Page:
Editor’s Note: This story originally appeared on SmartAsset.com.
The Social Security Board of Trustees announced last month that the trust fund partially responsible for paying benefits is set to run out by 2033, which could lead some retirees to worry that their monthly benefits may run out before they die.
However, a study by the Center for Retirement Research at Boston College explains why it’s important to read beyond the headlines and understand how Social Security is funded.
Misinterpretation of the news could lead some workers to claim their benefits early and potentially forfeit larger payments later.
How media coverage can affect your plans
The Center for Retirement Research (CRR) at Boston College conducted an online survey of more than 3,100 participants who were presented with a news article about the long-term funding challenges of Social Security.
The article was based on the 2020 Social Security Trustees Report, which predicted that the trust would be depleted by 2034, at which point ongoing payroll taxes would continue to cover about 75% of benefits. The trustees have since revised that forecast in their 2021 report, saying the trust will run out of money by 2033.
All study participants were given the same article to read – but with four possible titles. The headline given to the control group simply read: “Social Security faces a long-term funding shortfall.” The other three headlines specifically highlighted the potential depletion of the trust fund:
- “The Social Security Trust Fund Will Exhaust Its Reserves In 2034”
- Social Security Fund heads for bankruptcy in 2034, Trustees Find
- Projected revenue to cover only 75% of scheduled Social Security benefits after 2034
Each participant then answered a series of questions, including when the person plans to start collecting Social Security and how much they expect to receive. Those who saw one of the three headlines that the Social Security Fund was depleting on average said they plan to claim their benefits about one year earlier than the control group (66).
Meanwhile, about 20% of all respondents said they do not expect to receive any benefits at all. About 34% expect full or nearly full benefits, while the remaining respondents expect their benefits to be somewhere in the middle.
The study found that those who earned Title IV, which indicated that 75% of benefits would still be funded if and when the trust would run out, were more realistic about the future of Social Security.
Claiming early means lower monthly payments
Why is this important? The CRR notes that if workers follow their intent to claim benefits early, they will receive lower monthly payments.
Written by Laura D.
However, adjusting the narrative to include current revenue may not be enough to prevent workers from claiming early. If future beneficiaries follow through with their intention to claim in the previous year, they will receive lower monthly benefits without increased savings to make up the gap.”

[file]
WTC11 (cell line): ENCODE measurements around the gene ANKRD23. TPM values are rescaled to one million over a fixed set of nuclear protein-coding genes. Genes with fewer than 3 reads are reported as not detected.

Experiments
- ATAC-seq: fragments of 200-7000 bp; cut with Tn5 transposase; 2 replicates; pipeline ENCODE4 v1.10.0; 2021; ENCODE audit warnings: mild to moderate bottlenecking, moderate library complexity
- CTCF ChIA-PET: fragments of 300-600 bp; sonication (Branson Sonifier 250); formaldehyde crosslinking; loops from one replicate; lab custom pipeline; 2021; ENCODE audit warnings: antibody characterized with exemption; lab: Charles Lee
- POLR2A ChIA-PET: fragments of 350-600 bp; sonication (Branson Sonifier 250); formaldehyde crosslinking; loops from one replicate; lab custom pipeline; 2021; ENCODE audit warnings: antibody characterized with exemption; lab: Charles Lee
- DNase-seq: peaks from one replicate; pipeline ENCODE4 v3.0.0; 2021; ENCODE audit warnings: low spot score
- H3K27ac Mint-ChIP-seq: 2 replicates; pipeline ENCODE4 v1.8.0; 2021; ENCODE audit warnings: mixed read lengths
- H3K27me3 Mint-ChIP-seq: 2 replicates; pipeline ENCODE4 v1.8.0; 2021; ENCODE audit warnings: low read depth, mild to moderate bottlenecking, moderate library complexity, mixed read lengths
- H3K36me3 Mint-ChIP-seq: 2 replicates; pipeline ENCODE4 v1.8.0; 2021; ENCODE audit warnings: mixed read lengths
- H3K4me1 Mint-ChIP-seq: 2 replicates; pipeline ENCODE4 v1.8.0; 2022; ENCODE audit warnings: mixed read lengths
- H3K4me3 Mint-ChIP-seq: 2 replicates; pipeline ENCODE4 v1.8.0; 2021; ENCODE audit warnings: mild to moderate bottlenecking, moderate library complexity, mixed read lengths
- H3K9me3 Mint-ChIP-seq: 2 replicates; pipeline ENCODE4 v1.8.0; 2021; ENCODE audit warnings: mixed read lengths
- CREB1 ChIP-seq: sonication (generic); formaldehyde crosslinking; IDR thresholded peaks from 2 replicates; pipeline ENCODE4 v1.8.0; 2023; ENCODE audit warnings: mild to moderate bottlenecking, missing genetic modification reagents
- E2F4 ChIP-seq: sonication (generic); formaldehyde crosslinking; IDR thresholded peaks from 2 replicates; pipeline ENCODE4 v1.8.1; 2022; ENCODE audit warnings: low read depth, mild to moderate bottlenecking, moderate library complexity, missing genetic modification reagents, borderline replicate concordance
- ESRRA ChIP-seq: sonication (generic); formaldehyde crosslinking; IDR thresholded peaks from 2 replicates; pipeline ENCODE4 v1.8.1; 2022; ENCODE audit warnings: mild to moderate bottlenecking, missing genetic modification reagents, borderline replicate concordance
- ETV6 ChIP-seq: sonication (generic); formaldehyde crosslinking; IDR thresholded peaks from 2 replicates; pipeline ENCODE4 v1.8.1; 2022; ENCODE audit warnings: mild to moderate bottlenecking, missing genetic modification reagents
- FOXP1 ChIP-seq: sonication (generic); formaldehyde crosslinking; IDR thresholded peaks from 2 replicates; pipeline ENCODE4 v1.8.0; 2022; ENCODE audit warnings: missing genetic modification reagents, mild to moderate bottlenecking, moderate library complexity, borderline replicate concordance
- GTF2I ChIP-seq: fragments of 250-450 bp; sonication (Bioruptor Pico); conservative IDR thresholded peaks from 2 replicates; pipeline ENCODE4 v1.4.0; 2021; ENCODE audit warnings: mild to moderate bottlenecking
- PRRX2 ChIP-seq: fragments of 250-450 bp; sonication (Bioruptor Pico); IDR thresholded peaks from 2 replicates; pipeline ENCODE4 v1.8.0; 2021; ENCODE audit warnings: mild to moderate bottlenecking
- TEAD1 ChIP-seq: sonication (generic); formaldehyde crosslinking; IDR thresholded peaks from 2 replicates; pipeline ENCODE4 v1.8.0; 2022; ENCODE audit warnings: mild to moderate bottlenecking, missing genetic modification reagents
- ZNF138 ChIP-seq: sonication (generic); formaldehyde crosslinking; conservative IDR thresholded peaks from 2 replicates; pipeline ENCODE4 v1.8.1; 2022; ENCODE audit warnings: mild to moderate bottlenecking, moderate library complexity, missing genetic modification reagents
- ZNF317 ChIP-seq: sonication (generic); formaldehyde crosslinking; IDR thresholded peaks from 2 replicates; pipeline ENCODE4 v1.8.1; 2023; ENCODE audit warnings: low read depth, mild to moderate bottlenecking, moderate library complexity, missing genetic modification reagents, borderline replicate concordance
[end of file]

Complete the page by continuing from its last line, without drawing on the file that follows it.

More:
For example, a 50-year-old who earns $75,000 a year will collect $35,229 a year if he claims Social Security at age 65. If he defers Social Security for only one year and starts collecting at age 66, the same man will collect an additional $2,747 annually, according to SmartAsset’s Social Security Calculator.
Then again, claiming Social Security benefits earlier isn’t always wrong. File waiting may not be an option based on a person’s financial situation, retirement income, and other factors, including health and life expectancy.
For example, the man in the above example would have to live to be 79 to recoup the benefits he would have received at age 65.
What is the future of Social Security?
The CRR study shows that Social Security media coverage can not only inform a person’s understanding of the safety net, but also influence how and when a person plans to claim their benefits.
While the trust is expected to be depleted in the next 12 years, that doesn’t mean the Social Security system will inevitably fail. When Congress has faced similar long-term funding challenges in the past, it has acted.
In 1975, the Trustees issued a report predicting that the Old Age and Residual Insurance (OASI) and Disability Insurance (DI) would run out of money by 1979.
As a result, Congress passed the 1977 Social Security Amendments, which raised the payroll tax from 6.45% to 7.65% and lowered benefits slightly to ensure the stability of money over the next 50 years.
However, short-term financing challenges remained in the 1980s, which led to further amendments in 1983, including taxation of benefits and an increase in the retirement age.
“Troublemakers who claim that Social Security will not exist when young workers retire today are either misunderstanding or misrepresenting expectations,” according to the Center on Budget and Policy Priorities, a progressive think tank.
When planning Social Security, it’s important to understand that the program is funded by ongoing tax collection, as well as an existing trust fund.
The CRR study shows that media coverage of a trust’s future can influence when people plan to start claiming their benefits. While the OASI trust fund is expected to deplete by 2033 under current conditions, Congress has worked to secure the program’s future before when faced with similar challenges.
A financial advisor can help you plan for retirement and decide when to start collecting Social Security. Find a consultant now.
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